Today’s Readings: Look Them Up!
Psalm 71: I Will Sing Of Your Salvation
Gospel: John 13:21-33, 36-38
Our Old Testament reading today is one of the “Songs of the Suffering Servant” found in the Book of Isaiah. There are several of these passages about the Suffering Servant in writings of the Prophet Isaiah. Sometimes the Suffering Servant is portrayed as the nation of Israel, God’s ‘firstborn son.’ But as Christians we see total fulfillment of the prophecies about the Suffering Servant in Jesus Christ, the true servant of God. The final stanza of today’ Psalm, verse 6 says,
“It is too little, says the Lord, for you to be my servant, to raise up the tribes of Jacob, and restore the survivors of Israel; I will make you a light to the nations, that my salvation may reach to the ends of the earth.”
This is an obvious reference to Jesus Christ who brought the promise of salvation to all nations through his death and resurrection.
In our gospel reading today, Jesus and his disciples are at the Last Supper, a Passover Meal.
The feast of Passover takes place during the Feast of Unleavened Bread when the entire Hebrew Community would rid all yeast from their home for 7 days as a symbol of ridding sin from their lives.
That meal took place 5 days after Lamb Selection Day, which we celebrate on Palm Sunday. This is the meal that faithful Jews celebrated every year to Remember the Exodus experience, when God freed the people from the bondage of slavery in Egypt. Each year they gathered to remember. In the Jewish tradition, gathering to remember makes the event present, and they re-present the event to God. They retold the story of the 10th Plague when the Angel of Death killed the firstborn of the Egyptians, but Passed Over the homes of the Hebrews which had the Blood of the Lamb on the doorposts. They retold the story in the third person, but then switched to the 1st person and said, ‘this is what the Lord did for me.’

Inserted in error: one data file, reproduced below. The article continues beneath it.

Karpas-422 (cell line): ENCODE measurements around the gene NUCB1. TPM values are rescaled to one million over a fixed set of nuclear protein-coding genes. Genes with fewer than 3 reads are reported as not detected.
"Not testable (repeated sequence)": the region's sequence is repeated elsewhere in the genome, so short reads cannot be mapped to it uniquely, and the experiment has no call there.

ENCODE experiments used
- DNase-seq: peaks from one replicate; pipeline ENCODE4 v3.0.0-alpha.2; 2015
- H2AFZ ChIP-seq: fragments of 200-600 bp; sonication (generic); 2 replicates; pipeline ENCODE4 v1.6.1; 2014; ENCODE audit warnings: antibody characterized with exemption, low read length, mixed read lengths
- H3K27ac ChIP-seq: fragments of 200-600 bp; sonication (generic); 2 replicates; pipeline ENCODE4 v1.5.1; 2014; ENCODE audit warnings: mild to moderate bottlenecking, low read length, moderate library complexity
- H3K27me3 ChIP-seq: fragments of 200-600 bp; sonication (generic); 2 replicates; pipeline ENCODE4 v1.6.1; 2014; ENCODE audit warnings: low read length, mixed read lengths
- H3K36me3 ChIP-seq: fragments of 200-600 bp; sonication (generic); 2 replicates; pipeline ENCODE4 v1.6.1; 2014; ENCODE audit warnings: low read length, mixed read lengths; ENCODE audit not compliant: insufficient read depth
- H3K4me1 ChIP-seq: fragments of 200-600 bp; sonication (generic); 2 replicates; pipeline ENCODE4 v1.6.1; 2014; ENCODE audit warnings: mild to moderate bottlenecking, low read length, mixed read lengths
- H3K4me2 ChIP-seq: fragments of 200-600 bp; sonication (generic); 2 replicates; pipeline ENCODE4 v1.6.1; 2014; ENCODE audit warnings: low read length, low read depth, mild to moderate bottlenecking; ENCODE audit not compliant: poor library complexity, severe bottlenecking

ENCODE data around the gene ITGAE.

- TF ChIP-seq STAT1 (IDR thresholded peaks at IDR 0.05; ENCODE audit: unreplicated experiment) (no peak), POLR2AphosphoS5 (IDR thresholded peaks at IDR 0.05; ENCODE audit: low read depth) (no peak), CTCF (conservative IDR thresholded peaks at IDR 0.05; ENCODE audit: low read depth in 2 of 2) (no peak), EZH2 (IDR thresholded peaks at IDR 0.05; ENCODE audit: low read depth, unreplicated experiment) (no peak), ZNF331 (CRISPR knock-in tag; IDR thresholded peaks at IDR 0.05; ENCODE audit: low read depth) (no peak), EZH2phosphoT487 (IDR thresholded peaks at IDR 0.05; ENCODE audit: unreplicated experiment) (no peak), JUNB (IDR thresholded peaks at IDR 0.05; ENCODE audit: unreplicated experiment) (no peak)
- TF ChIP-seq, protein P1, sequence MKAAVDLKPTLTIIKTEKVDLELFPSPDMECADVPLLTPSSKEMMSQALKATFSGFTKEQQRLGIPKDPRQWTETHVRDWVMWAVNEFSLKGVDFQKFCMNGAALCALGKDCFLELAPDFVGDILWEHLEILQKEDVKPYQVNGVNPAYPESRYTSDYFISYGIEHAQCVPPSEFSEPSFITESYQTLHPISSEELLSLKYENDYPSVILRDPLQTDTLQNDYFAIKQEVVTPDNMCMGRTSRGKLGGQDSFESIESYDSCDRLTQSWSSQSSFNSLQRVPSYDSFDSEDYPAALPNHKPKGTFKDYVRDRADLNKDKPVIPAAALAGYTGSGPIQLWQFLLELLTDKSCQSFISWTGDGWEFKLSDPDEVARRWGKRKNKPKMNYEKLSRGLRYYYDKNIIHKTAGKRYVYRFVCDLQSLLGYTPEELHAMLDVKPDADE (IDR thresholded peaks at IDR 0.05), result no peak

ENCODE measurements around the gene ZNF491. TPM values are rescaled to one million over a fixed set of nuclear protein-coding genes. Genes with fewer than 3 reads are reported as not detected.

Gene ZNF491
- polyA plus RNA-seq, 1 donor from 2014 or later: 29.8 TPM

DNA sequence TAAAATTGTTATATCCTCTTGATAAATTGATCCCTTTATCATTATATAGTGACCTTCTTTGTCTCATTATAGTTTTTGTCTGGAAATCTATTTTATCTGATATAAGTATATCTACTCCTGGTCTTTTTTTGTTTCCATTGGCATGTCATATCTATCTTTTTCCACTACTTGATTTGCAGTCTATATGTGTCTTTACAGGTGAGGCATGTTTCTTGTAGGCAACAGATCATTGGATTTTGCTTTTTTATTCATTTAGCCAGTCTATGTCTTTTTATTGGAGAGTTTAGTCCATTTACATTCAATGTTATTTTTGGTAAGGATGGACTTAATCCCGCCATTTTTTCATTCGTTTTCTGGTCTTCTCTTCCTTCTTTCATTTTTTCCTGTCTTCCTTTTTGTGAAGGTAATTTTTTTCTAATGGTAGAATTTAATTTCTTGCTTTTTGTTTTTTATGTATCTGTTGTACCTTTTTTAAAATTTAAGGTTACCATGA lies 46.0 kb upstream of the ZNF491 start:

In addition to the unleavened bread, they also ate the Lamb, which was slain and roasted on the 5th day after being tied up outside their homes. They also consumed 4 cups of wine, each with a specific purpose and message.
Does a meal with unleavened bread, wine, and a Lamb who was slain ring any bells? Where have we encountered this type of sacred meal?
As this week unfolds, we’ll learn more about this Passover Meal, and how we celebrate the new Passover each time we go to Mass. Stay tuned…..
In Christ’s Peace….
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